Safe and Sober Grad Night

Sarah Goody

Unlike past years, this year Grad Night will be hosted at the San Rafael Osher JCC instead of the traditional Mt. Tam Racquet Club. (Image courtesy of Osher JCC)

Redwood traditions are an integral part of school culture, from the Back to School Dance to class skits at the Homecoming rally. One spring tradition that has been carried through the years is Safe and Sober Grad Night. First implemented at Redwood in 1998, Safe and Sober Grad Night is an annual event for seniors to celebrate a pivotal moment in their lives. The night is intended to create a fun atmosphere for graduates without substances. Over the many years, Grad Night has become a beloved event for seniors. After a two year hiatus due to COVID-19, Grad Night is scheduled to be held on June 9 from 8:30 p.m. to 2:30 a.m.

On Grad Night, students will be transported by bus from Redwood to the party, where they will participate in activities put together by a committee of parents and community partners. 

After Grad Night, students traditionally gather for senior sunset the following morning. (Illustration by Katherine Berkowitz)

One of these parents is Mandy Downing, a member of Redwood’s Parent Teacher Student Association (PTSA). Downing is co-chairing the event and has spent the past month planning event logistics and organizing activities for the night.

“It is going to be so much fun this year because there are a million things to do. There’s a pool and hot tub, casino games, fortune tellers, raffle prizes, unbelievable food, a chill zone with massages and movies and a huge surprise entertainment at the end of the night,” Downing said.

In prior years, the celebration was held at the Mount Tam Racquet Club; this year, the venue will be the Osher Jewish Community Center (JCC) in San Rafael. Grad Night Committee member and entertainment coordinator Jennifer Reese is excited for the opportunities the larger venue will provide.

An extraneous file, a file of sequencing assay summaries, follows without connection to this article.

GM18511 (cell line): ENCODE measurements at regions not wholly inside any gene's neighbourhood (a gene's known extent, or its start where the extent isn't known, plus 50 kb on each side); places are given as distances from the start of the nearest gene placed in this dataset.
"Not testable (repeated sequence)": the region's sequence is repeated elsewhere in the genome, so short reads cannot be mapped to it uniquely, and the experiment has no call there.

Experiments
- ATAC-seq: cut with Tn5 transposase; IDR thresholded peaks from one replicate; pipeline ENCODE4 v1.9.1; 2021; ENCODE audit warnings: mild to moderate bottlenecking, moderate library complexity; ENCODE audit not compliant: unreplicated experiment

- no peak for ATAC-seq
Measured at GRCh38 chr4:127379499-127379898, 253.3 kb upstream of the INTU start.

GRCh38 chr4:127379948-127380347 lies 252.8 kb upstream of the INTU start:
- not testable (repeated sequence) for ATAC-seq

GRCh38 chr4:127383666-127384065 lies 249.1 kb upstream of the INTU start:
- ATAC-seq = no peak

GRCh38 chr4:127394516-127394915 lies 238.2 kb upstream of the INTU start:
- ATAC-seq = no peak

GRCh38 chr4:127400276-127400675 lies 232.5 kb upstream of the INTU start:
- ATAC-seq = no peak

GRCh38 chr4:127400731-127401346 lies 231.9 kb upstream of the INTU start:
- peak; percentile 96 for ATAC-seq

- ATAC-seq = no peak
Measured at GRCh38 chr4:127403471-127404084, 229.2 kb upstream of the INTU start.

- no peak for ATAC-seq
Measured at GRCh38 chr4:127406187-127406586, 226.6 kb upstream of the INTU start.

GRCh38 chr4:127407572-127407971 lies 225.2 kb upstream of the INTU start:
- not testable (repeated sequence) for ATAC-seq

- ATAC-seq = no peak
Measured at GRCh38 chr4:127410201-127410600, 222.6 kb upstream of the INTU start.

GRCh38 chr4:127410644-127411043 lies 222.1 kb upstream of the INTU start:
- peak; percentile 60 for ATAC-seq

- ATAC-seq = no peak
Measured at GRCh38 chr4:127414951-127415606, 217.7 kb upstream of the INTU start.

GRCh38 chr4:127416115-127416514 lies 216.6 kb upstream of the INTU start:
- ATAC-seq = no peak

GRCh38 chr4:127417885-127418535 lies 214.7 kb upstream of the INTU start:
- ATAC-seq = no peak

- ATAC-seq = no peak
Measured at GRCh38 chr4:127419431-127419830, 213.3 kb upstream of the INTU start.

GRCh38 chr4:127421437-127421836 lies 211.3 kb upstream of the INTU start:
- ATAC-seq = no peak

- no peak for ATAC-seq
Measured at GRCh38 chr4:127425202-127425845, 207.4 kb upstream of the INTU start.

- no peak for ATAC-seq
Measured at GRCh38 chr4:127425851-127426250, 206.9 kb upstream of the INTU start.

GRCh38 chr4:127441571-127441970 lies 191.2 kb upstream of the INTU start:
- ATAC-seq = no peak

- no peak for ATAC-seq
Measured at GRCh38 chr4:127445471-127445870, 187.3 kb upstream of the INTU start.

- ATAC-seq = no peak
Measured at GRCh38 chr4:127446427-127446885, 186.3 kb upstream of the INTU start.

“Because of COVID, we’ve decided to revamp the whole event and make it an even more special and wonderful night. … There are just so many different activities at this location that every kind of kid is going to find something fun to do,” Reese said.

Photo 3: Created in 1985 by the California Highway Patrol and established at Redwood in 1998, Safe and Sober Grad Night has long been a cherished Redwood Tradition. (Infographic by Sarah Goody)

Senior and leadership student Sarah Steele plans to attend Grad Night after having heard about the event from past graduates.

“It is a really fun bonding experience with our class — kind of like one final hurrah. I know I’m going to miss everyone when I go off to [college], so I’m really looking forward to spending some time with my class before we all go our separate ways,” Steele said.

While Steele is looking forward to the night, she recognizes that many other seniors may not know about the event. 

“There’s no institutional memory of Grad [Night for current seniors] because the last Grad Night was in 2019 when the [now] seniors were freshmen. So unless you have older siblings, there’s no real memory of Grad Night,” Steele said.

Scan this QR code to find more information and register for Safe and Sober Grad Night.

While Safe and Sober Grad Night is a Redwood tradition, it is also a police initiative. In the years leading up to 1985, California Highway Patrol saw an increase in fatalities on nights of high school graduations. In response, they created Safe and Sober Grad Night to keep intoxicated drivers off the road. High schools across the country have since adopted the tradition, including the schools in our district.

“The PTSA foundation and the people who are putting on [Grad Night] really emphasize the safe and sober [aspect] because they know that graduation night is a really big night for kids to go out and drink,” Steele said.

While Grad Night has a focus on sobriety, Downing reiterates that it is about more than just safety.

“Some of the seniors have known each other since kindergarten; some of [them] just formed [friendships] four years ago. It’s really important to celebrate [their] achievements and [their] accomplishments and [for them to] spend time together one last time in a safe environment,” Downing said.